6 rules for better communication in virtual teams

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As IT people, we know firsthand how critical technology is to managing virtual teams. And in today's workforce, virtual teams and contractors are a norm. But here's the rub: We often forget one of our invisible tools -- communication.

When you and your team don't share the same physical space, you need to be even more effective at communicating. Having run my company virtually for several years, I have learned several key things that can be applied to any project.

1. Build trust in person and grow that trust with clear expectations. In order for people to work effectively virtually, there has to be trust. Trust doesn't happen magically. It is built when you bring your team together for training or team building, and then continues to grow with clear expectations consistently set by leaders and met by the team. It's important to bring people together at least once a year. During in-person meetings, I often get a handle on something that wasn't obvious before, and then when we're virtual again, I have invaluable insight that wouldn't have been possible without the time we spent together.

2. Manage results, not activity. In the physical office environment, "busy work" often gets mistaken for real work. In the virtual environment, when you can't see what people are doing, the key is to manage results. Set expectations and monitor the results, not the daily activities. This is empowering for people who are motivated and who take the initiative, and on the other hand it is a virtual microscope, which reveals people who don't know how to get things done. You can usually spot a poor hire in a couple of months and save yourself and the individual a lot of time and heartache.

3. Schedule regular communication. It's important that there is a regular time for reporting both progress and potential pitfalls to the team. This keeps people on track and gives everyone the discipline of a team check-in. It's amazing how much can be accomplished in a 30-minute conference call when you set expectations beforehand and tell everyone what you need to accomplish in that time frame.

4. Create communication that saves time -- not the kind that kills it. Have you created an e-mail culture that wastes time with endless "daisy-chain" conversations that take several hours to read? Does your team spend hours trying to solve an issue with an e-mail conversation that could have been solved with a 30-minute conference call? E-mail and instant messaging are critical tools in our work environments, but it's important to create a new culture of effectiveness around them. Ask yourself: How can I make my team's e-mail communication more productive? Set e-mail and IM rules for your organization. For example, we use IM for anything that can easily be answered with a simple yes or no. It is also our virtual water cooler where we talk about vacations and what's happening. (See the sidebar, "E-mail rules to save time.")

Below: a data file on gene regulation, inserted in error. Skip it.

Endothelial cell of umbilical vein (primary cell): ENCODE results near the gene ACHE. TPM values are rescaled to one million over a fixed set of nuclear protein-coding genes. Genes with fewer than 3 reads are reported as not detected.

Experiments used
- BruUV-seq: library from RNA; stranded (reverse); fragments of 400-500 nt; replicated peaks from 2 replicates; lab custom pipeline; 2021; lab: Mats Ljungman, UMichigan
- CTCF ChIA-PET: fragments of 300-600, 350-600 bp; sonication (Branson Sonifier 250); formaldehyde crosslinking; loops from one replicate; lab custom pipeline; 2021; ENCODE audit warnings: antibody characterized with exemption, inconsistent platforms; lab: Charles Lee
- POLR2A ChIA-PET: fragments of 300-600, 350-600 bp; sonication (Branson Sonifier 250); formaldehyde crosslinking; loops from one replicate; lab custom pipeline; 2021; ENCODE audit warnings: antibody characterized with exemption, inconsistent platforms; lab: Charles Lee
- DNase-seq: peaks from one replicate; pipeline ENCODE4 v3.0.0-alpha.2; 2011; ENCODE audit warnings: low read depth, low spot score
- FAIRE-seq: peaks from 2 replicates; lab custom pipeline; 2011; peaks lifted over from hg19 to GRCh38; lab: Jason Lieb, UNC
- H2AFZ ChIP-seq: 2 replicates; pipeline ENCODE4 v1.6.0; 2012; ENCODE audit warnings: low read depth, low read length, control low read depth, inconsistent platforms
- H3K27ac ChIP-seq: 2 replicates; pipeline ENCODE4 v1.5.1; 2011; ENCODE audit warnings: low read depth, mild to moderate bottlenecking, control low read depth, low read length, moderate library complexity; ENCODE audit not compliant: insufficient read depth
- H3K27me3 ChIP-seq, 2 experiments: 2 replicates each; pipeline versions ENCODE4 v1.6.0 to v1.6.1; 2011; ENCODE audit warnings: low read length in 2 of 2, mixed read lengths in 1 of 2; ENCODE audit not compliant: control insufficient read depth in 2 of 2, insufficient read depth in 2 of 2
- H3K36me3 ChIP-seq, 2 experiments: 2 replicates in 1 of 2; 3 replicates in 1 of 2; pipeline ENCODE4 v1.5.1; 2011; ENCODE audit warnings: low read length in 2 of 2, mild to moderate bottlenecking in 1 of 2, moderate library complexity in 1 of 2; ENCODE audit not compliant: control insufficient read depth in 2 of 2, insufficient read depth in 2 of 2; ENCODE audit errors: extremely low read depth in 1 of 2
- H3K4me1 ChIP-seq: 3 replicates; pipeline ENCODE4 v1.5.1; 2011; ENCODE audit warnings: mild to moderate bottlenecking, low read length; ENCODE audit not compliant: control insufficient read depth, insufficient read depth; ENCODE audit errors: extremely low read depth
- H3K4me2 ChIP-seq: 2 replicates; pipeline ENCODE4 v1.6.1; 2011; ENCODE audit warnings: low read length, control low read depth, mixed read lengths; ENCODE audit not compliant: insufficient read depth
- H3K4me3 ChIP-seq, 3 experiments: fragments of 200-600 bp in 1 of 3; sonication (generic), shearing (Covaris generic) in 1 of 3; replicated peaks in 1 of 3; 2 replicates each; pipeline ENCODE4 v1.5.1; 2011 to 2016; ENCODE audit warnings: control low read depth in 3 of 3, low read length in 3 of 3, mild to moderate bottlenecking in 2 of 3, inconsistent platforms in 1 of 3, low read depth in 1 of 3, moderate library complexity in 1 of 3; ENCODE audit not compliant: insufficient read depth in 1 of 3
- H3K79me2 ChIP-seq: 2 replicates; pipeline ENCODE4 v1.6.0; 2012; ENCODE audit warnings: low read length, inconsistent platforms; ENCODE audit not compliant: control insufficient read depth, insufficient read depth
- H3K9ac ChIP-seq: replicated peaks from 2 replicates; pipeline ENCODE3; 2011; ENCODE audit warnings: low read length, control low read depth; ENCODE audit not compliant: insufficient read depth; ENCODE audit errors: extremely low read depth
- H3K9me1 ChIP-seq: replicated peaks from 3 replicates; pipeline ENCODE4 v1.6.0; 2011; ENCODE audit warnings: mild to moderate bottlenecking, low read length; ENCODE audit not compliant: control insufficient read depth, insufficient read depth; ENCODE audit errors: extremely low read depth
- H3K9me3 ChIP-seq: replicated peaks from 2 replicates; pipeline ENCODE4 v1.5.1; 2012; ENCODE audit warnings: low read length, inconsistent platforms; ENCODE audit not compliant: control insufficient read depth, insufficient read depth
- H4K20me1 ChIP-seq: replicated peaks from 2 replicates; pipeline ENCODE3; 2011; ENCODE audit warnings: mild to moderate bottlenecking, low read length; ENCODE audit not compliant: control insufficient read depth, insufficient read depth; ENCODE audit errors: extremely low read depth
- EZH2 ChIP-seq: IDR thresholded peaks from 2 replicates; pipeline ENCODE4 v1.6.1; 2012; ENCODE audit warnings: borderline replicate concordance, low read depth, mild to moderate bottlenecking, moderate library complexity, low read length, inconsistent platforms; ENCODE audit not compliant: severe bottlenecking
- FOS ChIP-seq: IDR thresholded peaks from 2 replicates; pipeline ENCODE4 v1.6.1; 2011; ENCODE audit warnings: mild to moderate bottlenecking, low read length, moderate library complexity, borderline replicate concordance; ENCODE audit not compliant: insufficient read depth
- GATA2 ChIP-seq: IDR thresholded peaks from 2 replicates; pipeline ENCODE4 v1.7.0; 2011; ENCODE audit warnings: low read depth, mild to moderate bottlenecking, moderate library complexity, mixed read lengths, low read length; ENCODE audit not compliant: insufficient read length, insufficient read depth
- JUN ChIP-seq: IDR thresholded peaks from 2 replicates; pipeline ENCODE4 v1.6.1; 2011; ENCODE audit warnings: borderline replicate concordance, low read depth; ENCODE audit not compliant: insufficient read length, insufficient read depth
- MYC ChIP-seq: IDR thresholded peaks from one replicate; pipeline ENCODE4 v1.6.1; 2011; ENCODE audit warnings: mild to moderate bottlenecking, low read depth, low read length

5. Create standards that build a cohesive culture. What are your standards of quality? How do you define excellence? What do you expect from the people on your team? Making sure everyone knows the answers to those three questions is especially important when people are scattered geographically. Virtually, you need to create cohesion with excellence and a sense of pride in what your company stands for. People want a reason to belong, and a strong culture gives them a sense of belonging and also the confidence of knowing what the rules of the road are for them and the company.

6. Establish rules of responsiveness. When people are working remotely, it's important that you define what your rules of responsiveness are for your culture. How quickly are people expected to return an e-mail, an IM or a phone call? What is your protocol when people are out of the office or on vacation? If you're in a customer service environment, it's important to have clear expectations regarding how to respond to all customer inquiries. No one likes to be kept waiting, and knowing what to expect immediately lowers the blood pressures on both sides of the customer/company relationship.

Once you have your communication keys in place, you need to model the behavior you want to cultivate. Set some boundaries for yourself, and let your team know when you're not available. If you're on a family vacation, give people plenty of notice, and let them know the time period when you are not available. Empower people when you are unavailable. You'll be surprised at the solutions that magically appear when you are unplugged from your Blackberry. Revel in it.

Michelle LaBrosse, PMP, is the founder and CEO of Cheetah Learning and author of the books Cheetah Negotiations and Cheetah Project Management.

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